It’s also a story of how I went to Russia, landing in Yakutsk, on the same day that the Soviet Union dissolved.

So, these are two parallel stories. Me, breaking free of American religious tyranny, and Russia, breaking free of Communist Soviet tyranny.

Now that I have the word, tyranny, I feel like I can better express the story.

I understand Kundera, with his grief and his confusion, ‘What happened?’ He struggled with his country, he struggled with the fate of his country. I struggle too. I have spent my life wondering ‘What happened? How did my family, my church, come to this?’

It is not simple. It is not normal. Tyranny is not a phase of life. There were things that happened that should not have happened. And I, as a teenager, was left grasping at straws and struggling with the why.

I looked high and low for something to explain what happened. Why did my parents make the choices they did? Why did the pastor do the things he did?

How did my brother come to the conclusion that he was could no longer make his own decisions, but always had to go to the pastor for direction in everything?

What was that about?

My first word for it was “spiritual abuse” This made sense.

But it was bigger than that. I kept looking. After time I found another word:
Mind Control

More and more, the behaviors I had seen were coming into focus. And researching mind control led directly into a new field:

And that word, cult, has satisfied me for a very long time. As I thought about it, sifting through my experiences and memories, it fits.

And as I gained courage to talk more about it with others, I began to see that these methods, these patterns, were far more universal than I thought.

And eventually, I looked over to my right and saw some nasty methods and patterns coming from the man I was married to.

It’s not that uncommon, I guess. I hate to think of myself as a victim demographic, but it’s common for abuse to go on and not be identified by the person recieving it.

It’s little things. ‘He couldn’t have meant to do that.’ But nothing wins an argument like slamming your opponent against the wall. And he probably felt a lot more in control, a lot smarter when he told me that I didn’t know anything.

It wasn’t until I began to understand how spiritual abuse, mind control and cults work that I could at last recognize what was happening at home, and be empowered to leave. Boy, it was not easy, let me tell you that!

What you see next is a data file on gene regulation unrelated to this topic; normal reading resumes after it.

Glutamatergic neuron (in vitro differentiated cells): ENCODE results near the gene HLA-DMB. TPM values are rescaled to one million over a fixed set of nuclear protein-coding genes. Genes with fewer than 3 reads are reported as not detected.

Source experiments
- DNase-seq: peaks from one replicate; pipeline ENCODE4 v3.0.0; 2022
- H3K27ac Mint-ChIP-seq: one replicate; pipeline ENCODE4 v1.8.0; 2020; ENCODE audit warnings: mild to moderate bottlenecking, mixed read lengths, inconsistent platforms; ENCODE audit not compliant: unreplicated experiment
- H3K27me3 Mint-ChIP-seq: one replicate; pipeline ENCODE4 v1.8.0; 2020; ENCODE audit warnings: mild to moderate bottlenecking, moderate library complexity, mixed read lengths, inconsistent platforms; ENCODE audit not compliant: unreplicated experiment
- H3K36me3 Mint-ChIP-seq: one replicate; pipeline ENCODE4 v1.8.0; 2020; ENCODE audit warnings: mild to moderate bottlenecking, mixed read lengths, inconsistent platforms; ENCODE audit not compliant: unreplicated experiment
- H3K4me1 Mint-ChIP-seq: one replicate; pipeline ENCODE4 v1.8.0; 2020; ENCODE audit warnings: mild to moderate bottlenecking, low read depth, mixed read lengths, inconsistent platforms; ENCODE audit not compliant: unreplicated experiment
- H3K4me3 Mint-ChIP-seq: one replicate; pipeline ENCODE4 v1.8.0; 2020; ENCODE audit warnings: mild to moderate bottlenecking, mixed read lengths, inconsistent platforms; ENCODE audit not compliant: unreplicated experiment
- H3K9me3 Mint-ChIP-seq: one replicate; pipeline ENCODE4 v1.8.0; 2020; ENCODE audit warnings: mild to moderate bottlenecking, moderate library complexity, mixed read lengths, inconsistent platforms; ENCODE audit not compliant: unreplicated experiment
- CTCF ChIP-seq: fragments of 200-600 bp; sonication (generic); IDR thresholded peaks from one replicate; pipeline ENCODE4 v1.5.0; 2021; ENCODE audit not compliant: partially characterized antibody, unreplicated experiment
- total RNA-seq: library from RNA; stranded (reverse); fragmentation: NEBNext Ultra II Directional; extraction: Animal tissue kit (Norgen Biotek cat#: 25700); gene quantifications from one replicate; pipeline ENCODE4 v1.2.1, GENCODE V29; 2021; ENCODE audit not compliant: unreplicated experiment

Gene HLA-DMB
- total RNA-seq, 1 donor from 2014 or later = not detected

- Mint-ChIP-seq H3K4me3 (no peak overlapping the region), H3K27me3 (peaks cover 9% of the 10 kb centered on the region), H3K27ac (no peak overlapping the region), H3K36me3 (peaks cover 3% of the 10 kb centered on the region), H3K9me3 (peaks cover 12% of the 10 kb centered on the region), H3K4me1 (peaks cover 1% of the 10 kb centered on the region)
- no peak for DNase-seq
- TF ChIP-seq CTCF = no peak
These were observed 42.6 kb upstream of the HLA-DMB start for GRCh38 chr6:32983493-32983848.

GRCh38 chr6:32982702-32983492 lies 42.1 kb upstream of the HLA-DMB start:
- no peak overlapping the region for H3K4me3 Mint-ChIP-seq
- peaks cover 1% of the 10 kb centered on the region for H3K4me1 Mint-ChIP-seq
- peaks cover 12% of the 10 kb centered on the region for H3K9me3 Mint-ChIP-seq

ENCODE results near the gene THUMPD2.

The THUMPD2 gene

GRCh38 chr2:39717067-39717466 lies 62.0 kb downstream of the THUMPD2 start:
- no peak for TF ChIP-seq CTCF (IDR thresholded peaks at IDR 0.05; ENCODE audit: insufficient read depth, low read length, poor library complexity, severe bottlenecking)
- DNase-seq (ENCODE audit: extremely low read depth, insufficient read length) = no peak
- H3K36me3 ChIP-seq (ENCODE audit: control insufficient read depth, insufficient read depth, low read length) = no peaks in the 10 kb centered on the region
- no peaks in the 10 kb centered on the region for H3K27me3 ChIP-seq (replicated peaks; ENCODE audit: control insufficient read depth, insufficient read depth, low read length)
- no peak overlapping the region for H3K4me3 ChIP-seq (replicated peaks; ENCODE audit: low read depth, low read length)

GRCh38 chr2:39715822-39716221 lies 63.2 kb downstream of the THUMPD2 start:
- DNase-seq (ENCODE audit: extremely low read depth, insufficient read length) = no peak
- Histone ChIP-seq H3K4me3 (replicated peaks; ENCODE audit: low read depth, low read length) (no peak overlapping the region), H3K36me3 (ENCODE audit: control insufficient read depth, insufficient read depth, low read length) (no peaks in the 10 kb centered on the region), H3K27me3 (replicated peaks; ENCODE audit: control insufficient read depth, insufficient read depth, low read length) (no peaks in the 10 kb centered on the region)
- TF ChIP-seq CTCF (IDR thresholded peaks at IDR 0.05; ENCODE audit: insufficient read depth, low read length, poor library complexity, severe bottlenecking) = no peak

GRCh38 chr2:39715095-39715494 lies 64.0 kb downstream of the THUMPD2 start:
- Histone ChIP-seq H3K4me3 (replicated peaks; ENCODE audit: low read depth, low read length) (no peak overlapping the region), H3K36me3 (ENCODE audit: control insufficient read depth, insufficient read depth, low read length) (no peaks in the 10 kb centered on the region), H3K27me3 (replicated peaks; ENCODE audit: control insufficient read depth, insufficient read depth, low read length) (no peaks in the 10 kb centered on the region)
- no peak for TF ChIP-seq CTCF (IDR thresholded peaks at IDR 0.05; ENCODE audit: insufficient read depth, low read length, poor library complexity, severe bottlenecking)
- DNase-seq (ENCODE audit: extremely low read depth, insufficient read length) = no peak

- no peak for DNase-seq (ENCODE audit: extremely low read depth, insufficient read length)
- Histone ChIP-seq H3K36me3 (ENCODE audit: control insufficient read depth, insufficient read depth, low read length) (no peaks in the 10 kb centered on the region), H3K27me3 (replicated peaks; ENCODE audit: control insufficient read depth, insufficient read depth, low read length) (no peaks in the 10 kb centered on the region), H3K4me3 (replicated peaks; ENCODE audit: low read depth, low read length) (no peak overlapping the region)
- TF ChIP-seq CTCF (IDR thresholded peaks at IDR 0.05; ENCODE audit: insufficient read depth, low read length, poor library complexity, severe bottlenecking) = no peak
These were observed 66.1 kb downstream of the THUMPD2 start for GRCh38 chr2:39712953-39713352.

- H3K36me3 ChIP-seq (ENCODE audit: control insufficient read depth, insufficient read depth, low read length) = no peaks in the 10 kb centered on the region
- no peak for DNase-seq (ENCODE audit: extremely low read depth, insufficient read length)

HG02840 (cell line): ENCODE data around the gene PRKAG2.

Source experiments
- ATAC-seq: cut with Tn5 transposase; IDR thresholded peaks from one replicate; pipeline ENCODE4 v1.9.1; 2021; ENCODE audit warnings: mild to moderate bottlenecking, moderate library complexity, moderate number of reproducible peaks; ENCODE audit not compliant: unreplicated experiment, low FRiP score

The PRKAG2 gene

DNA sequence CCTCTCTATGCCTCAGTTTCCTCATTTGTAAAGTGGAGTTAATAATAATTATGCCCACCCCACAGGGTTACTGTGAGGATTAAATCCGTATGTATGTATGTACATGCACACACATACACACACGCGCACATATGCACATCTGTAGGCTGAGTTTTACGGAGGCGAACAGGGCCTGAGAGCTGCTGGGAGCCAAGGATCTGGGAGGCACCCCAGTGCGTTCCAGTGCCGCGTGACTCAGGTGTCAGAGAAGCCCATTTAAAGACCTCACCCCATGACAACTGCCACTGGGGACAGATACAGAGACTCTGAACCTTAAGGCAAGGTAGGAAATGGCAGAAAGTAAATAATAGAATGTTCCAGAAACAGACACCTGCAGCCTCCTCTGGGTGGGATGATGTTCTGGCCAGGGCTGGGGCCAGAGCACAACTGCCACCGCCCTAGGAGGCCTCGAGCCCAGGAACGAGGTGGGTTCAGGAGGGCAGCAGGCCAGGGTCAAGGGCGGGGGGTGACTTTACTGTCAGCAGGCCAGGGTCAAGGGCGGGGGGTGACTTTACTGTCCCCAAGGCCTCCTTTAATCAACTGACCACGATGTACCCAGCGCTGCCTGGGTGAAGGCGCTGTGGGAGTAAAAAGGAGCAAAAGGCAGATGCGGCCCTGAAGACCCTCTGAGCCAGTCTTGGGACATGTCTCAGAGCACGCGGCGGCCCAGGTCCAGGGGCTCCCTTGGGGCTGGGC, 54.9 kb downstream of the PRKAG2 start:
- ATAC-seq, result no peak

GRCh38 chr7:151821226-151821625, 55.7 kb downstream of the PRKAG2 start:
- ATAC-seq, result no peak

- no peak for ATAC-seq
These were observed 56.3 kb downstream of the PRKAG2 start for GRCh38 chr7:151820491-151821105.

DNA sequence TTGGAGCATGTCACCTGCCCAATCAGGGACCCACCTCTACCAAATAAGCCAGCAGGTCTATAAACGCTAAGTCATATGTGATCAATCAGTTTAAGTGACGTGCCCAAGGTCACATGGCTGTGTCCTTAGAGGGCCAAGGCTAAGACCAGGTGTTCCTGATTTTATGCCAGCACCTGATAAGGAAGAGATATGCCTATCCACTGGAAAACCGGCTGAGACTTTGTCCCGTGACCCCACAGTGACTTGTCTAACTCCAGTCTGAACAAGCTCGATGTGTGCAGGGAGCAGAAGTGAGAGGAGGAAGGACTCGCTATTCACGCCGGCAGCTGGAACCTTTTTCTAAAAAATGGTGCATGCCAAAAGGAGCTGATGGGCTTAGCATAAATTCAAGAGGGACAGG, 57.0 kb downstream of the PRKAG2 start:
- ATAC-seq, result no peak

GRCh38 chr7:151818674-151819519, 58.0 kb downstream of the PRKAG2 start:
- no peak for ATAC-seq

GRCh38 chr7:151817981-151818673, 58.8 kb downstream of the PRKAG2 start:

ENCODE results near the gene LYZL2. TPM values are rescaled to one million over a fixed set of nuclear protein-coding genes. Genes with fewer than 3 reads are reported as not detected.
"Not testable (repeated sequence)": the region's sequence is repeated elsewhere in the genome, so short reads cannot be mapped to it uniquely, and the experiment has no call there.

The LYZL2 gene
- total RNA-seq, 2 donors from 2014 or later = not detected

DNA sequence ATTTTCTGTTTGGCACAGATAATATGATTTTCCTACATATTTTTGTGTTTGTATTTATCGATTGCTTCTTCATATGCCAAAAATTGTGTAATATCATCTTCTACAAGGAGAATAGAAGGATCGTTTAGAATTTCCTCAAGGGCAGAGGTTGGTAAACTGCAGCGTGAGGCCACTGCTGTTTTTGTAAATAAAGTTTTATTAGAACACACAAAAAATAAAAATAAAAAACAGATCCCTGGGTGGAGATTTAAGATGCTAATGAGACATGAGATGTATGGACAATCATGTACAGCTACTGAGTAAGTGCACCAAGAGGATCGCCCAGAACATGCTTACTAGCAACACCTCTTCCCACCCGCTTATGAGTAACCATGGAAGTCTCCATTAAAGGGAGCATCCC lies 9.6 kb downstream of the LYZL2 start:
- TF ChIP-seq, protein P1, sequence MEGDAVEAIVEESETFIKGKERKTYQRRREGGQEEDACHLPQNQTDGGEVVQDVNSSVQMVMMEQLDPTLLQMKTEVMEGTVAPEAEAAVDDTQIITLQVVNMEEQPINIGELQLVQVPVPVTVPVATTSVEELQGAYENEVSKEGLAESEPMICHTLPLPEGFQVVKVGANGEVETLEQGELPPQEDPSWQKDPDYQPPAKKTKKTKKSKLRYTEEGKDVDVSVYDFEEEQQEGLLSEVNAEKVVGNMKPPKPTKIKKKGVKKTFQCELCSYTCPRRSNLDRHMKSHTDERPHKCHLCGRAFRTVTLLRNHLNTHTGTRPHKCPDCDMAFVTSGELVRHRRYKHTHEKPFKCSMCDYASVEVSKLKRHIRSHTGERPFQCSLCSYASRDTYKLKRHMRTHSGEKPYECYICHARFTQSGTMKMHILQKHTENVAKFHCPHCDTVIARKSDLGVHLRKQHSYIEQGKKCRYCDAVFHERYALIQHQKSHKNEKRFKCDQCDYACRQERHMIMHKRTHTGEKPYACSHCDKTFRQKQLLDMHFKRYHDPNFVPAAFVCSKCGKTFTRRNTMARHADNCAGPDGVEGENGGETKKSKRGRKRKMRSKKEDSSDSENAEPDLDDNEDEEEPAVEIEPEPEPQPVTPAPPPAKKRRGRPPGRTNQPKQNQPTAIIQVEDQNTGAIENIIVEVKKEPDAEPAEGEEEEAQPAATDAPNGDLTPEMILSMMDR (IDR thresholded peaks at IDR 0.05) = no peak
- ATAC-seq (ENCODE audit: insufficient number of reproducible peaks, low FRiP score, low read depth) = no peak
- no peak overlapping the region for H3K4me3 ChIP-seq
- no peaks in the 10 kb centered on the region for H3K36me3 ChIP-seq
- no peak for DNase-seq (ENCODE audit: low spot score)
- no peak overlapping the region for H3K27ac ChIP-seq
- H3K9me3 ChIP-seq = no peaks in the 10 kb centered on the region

But those three words didn’t cover what was happening in my home. They call it wife beating, emotional abuse. But it was so much of a piece with all the others.

And none of those words covered what was happening in Russia, under the communists. I thought of Totalitarianism. Yeah…

And then came the taliban, who chilled my bones. That’s back to spiritual abuse and totalitarianism.

Until today, when I finally found the word, the oldest word of them all.

Tyranny. That covers all the bases. It even covers things not in my listed experiences. It doesn’t take two to do this tango. There are ways that one person can be a tyrant to themself.

We already know that tyranny requires cooperation.

I do not have many answers. I’m thrilled today, just to have a question. Here’s the question:
What does it take to resist tyranny? How do we not cooperate with the forces of evil (cue George W. here) or the forces of misguided good intentions that push us into the arms of tyranny?

I don’t know exactly how. I think that having a strong sense of right and wrong, and an attitude of mercy is the only place I know to start.

Tyranny is bad anywhere you find it. It must be resisted.

And I still don’t have full answers. But I have to keep trying.

october 18,2004

So, I am thinking about this attitude I am seeing among the political parties. Republicans are the traditionally conservatives. Democrats are the compassionate liberals.

So they say.

I feel compassionate. I feel liberal. But why don’t I feel very much affinity for the Democrats? I feel like I should like them more than I do.

Democrats are against war, right? So am I. But I still feel there are times when it is necessary. Those times should be determined with careful consideration. I think force is justified in certain thoughtful circumstances. Yet, I am not hearing as much thought from the anti-war protestors as I need to be intellectually satisfied.

And even more than war, which is a once in a while activity, I am concerned about people who are oppressed. People who may not have had the opportunities that everyone deserves. The litany: women, minorities, etc.

And the democrats are the ones supposedly for the underdog. The party for women, the party for the minorities, that’s what they think they are.

And yet, something about it is sounding funny to me. It’s a little too canned. Political correctness is getting stale. Affirmative action, women’s rights, all those things may or may not be sincere. The question is, are they working?

This is feeling wrong to me. Is the goal truly to have an equal playing field or not? What is the exit strategy to the war on civil rights? Is there a reason why we want to have a set of underpriviledged people to help?

Okay. It’s hard for me to understand. I just don’t get it. Where I grew up…I don’t know. Maybe everyone was underpriviledged. It just felt very equal.